The BBC is set to cut hundreds of jobs across the English regions with its local news operations set to be worst affected.
BBC England plans to shed 450 jobs across England by the end of March, including 142 in online and TV news and 139 in local radio, after being told it must save £25m by the end of March 2022.
Another 29 jobs will go from regional current affairs Inside Out programmes with the 11 editionised programmes replaced by a new investigative programme produced from six regional hubs in Newcastle, Yorkshire, Norwich, Birmingham, London and Bristol.
A further 125 voluntary redundancies will be sought, while seven jobs will go at the corporation’s London-based wire service.
Although no radio stations will close, the move will mean changes to the BBC’s regional online news operation, currently based at a central hub in Birmingham.
The proposals will see editorial decisions decentralised, as they are in radio and TV, with local subbing taking place in the regions.
However the the BBC has confirmed that its Sunday Politics shows, which had been reduced from 11 to one country-wide programme during the coronavirus crisis, will return to back to its usual regional slots in autumn, or when safe for staff to return to their studios.
The cuts follow last week’s announcement that 150 jobs are to be cut from the BBC’s Scotland, Wales and Northern Ireland operations.
Helen Thomas, director of BBC England, said: “I’m proud people have turned to us for trusted news and information in huge numbers during COVID-19, proving the importance of our local and regional services.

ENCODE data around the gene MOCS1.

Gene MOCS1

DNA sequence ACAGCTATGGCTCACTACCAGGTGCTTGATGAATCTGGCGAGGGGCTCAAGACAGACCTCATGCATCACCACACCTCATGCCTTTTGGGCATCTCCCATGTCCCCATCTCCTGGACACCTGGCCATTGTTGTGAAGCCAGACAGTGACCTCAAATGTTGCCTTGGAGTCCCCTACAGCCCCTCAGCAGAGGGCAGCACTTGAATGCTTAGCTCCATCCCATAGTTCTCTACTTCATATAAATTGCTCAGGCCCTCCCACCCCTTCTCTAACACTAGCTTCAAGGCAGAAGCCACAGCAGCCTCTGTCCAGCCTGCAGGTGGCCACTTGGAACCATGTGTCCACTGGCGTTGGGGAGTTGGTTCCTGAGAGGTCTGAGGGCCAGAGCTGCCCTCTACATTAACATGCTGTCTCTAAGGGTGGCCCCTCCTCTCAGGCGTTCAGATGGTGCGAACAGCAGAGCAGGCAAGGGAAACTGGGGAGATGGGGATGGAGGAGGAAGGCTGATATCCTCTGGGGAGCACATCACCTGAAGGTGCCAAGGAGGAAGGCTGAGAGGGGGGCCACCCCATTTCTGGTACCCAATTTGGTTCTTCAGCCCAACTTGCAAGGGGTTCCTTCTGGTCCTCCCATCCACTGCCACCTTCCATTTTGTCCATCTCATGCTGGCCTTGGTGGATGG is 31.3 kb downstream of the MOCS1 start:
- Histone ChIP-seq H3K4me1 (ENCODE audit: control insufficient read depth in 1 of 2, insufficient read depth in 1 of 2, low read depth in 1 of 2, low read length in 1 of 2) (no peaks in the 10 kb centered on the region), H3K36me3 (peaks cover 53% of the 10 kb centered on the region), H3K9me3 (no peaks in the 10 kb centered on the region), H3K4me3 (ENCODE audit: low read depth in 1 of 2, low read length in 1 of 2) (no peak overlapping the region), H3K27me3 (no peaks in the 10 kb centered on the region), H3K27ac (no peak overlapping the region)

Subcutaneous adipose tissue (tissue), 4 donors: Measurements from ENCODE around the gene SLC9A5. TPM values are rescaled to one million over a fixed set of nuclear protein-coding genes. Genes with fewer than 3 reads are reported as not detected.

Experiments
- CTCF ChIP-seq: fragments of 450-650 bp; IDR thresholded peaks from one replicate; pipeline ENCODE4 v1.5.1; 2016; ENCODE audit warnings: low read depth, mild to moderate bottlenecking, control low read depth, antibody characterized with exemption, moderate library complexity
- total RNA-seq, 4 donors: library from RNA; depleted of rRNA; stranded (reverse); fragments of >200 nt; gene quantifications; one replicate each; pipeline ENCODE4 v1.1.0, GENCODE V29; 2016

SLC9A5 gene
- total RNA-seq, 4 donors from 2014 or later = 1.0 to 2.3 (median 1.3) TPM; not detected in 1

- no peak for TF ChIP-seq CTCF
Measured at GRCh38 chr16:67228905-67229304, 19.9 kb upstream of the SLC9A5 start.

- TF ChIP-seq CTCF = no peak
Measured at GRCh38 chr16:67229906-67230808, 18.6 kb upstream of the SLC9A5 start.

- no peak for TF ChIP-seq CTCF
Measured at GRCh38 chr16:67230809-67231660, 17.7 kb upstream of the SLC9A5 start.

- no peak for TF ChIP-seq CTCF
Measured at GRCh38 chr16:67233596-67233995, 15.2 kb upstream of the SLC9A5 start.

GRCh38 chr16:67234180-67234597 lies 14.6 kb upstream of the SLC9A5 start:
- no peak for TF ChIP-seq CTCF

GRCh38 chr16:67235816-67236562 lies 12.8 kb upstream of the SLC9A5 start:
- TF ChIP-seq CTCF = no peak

“But those services were created more than 50 years ago, have changed very little and need significant reinvention. That has meant taking some difficult decisions.
“We are in the age of the Facebook community group and the WhatsApp neighbourhood chat. We must adapt to better reflect how people live their lives, how they get their news and what content they want.
“We’re going to modernise our offer to audiences in England by making digital a central part of everything we do. We’ll take forward lessons from COVID-19 that will make us more agile and more in touch with communities while also ensuring we’re as efficient as we can be.
“I’m confident we can evolve our local and regional services while improving our impact and better serving our audiences.”
Paul Siegert, NUJ national broadcasting organiser, said: “There will be relief that the union’s campaign to save the Politics shows has paid off and that the journalism created by Inside Out has not been scrapped.
“But the hit to local radio – for staff and listeners – will be a major blow. Commercial radio has all but given up on providing any local news and radio has been a great mainstay for many communities during the crisis.
“Last time swingeing cuts were planned for local radio there was huge hue and cry. It’s also unclear how 142 jobs can go from Regional TV and Online unless there’s going to be a serious drop in quality and standards.
“The union will fight these cuts and ensure that any changes that take place are dealt with as fairly as possible.”